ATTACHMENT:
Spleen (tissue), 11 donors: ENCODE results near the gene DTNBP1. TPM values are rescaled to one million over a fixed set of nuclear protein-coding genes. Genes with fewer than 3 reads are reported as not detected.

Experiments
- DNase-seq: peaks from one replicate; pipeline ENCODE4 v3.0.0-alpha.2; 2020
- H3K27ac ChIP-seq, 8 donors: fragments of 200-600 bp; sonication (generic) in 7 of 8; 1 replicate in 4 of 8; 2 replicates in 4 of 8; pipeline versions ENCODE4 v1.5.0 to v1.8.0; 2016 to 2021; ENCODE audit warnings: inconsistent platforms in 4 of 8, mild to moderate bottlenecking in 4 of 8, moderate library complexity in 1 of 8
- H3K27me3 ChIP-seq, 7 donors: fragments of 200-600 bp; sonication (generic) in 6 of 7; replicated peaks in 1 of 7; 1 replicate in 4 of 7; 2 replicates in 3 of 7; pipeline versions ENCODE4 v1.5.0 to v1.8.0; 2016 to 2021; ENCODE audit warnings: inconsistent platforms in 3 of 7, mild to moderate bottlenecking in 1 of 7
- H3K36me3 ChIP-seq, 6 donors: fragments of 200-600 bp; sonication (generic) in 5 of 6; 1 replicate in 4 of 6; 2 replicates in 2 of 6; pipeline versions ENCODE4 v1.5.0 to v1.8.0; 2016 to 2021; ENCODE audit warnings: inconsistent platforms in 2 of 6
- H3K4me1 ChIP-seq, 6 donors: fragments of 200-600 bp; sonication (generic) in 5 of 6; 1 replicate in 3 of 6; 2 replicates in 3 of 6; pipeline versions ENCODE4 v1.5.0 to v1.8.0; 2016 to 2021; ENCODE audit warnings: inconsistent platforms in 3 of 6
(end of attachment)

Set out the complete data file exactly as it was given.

Spleen (tissue), 11 donors: ENCODE results near the gene DTNBP1. TPM values are rescaled to one million over a fixed set of nuclear protein-coding genes. Genes with fewer than 3 reads are reported as not detected.

Experiments
- DNase-seq: peaks from one replicate; pipeline ENCODE4 v3.0.0-alpha.2; 2020
- H3K27ac ChIP-seq, 8 donors: fragments of 200-600 bp; sonication (generic) in 7 of 8; 1 replicate in 4 of 8; 2 replicates in 4 of 8; pipeline versions ENCODE4 v1.5.0 to v1.8.0; 2016 to 2021; ENCODE audit warnings: inconsistent platforms in 4 of 8, mild to moderate bottlenecking in 4 of 8, moderate library complexity in 1 of 8
- H3K27me3 ChIP-seq, 7 donors: fragments of 200-600 bp; sonication (generic) in 6 of 7; replicated peaks in 1 of 7; 1 replicate in 4 of 7; 2 replicates in 3 of 7; pipeline versions ENCODE4 v1.5.0 to v1.8.0; 2016 to 2021; ENCODE audit warnings: inconsistent platforms in 3 of 7, mild to moderate bottlenecking in 1 of 7
- H3K36me3 ChIP-seq, 6 donors: fragments of 200-600 bp; sonication (generic) in 5 of 6; 1 replicate in 4 of 6; 2 replicates in 2 of 6; pipeline versions ENCODE4 v1.5.0 to v1.8.0; 2016 to 2021; ENCODE audit warnings: inconsistent platforms in 2 of 6
- H3K4me1 ChIP-seq, 6 donors: fragments of 200-600 bp; sonication (generic) in 5 of 6; 1 replicate in 3 of 6; 2 replicates in 3 of 6; pipeline versions ENCODE4 v1.5.0 to v1.8.0; 2016 to 2021; ENCODE audit warnings: inconsistent platforms in 3 of 6